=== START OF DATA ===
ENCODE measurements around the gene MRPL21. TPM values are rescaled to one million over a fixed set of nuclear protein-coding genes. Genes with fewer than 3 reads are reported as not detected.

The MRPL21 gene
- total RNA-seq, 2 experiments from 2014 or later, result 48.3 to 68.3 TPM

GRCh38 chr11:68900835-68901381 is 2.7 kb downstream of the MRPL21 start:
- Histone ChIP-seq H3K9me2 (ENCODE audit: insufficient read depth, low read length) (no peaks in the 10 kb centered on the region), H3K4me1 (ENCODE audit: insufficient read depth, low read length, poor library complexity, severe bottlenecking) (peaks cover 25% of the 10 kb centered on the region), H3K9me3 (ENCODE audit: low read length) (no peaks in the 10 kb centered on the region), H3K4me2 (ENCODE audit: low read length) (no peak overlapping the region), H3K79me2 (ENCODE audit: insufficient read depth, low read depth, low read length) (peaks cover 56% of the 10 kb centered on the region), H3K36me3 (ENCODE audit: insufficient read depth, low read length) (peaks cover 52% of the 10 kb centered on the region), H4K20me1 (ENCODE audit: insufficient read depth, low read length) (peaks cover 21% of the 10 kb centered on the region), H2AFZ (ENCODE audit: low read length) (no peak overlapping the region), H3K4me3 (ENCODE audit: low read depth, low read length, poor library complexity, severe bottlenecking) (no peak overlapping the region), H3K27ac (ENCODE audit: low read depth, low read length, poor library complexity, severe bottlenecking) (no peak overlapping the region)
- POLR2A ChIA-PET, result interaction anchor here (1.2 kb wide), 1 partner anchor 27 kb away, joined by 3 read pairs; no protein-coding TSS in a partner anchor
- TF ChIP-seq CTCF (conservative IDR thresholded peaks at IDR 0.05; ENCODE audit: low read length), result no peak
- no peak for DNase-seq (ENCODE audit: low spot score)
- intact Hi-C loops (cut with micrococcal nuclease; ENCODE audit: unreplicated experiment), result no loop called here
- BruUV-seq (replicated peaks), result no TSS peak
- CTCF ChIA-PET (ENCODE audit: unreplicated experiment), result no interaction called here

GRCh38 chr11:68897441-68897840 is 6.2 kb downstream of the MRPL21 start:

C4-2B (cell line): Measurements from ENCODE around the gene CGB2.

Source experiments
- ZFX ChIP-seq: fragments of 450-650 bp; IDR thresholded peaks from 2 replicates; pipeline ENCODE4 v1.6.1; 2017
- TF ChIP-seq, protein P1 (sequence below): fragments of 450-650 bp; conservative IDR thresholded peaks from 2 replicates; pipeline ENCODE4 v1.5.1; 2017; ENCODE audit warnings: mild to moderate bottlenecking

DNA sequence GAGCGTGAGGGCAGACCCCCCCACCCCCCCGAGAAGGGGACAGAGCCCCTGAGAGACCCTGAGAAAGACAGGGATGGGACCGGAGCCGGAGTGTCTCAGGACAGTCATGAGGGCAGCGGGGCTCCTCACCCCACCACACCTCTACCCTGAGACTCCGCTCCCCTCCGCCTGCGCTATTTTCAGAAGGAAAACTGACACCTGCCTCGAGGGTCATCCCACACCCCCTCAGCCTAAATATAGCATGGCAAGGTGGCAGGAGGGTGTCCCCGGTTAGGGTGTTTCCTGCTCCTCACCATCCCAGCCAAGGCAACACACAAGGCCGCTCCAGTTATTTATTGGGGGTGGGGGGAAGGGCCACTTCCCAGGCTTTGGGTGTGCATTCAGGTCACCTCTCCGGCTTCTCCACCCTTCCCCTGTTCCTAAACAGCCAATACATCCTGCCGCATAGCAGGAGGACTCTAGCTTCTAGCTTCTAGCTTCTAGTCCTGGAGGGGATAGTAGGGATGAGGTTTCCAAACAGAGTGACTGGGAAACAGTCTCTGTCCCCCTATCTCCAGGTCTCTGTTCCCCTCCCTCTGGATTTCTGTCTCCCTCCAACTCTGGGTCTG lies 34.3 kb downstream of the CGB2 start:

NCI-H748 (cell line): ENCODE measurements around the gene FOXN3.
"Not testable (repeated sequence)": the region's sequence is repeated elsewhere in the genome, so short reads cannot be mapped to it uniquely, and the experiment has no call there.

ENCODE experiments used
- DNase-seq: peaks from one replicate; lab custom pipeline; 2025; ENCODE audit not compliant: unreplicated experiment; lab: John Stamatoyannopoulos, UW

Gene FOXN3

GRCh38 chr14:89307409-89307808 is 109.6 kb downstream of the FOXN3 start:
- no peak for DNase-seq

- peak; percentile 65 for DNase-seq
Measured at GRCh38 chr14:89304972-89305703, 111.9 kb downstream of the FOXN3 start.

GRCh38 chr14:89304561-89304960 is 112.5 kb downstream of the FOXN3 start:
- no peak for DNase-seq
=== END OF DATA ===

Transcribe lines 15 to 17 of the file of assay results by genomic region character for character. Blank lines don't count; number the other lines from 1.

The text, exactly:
- ZFX ChIP-seq: fragments of 450-650 bp; IDR thresholded peaks from 2 replicates; pipeline ENCODE4 v1.6.1; 2017
- TF ChIP-seq, protein P1 (sequence below): fragments of 450-650 bp; conservative IDR thresholded peaks from 2 replicates; pipeline ENCODE4 v1.5.1; 2017; ENCODE audit warnings: mild to moderate bottlenecking

DNA sequence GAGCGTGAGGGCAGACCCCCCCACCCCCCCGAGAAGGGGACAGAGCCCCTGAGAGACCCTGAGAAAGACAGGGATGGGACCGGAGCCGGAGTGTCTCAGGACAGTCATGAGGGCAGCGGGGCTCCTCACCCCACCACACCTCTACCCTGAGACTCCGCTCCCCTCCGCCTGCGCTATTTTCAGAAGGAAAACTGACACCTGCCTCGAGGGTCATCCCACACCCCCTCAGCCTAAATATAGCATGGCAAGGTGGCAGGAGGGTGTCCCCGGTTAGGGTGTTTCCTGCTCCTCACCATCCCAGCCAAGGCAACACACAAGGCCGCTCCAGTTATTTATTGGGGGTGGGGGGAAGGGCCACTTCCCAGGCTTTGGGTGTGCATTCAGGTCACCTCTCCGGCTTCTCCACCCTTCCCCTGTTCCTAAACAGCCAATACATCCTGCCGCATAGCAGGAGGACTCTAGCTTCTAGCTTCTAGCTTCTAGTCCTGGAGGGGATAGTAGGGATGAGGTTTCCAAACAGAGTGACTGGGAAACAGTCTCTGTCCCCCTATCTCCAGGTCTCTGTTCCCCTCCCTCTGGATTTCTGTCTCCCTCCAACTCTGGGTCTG lies 34.3 kb downstream of the CGB2 start: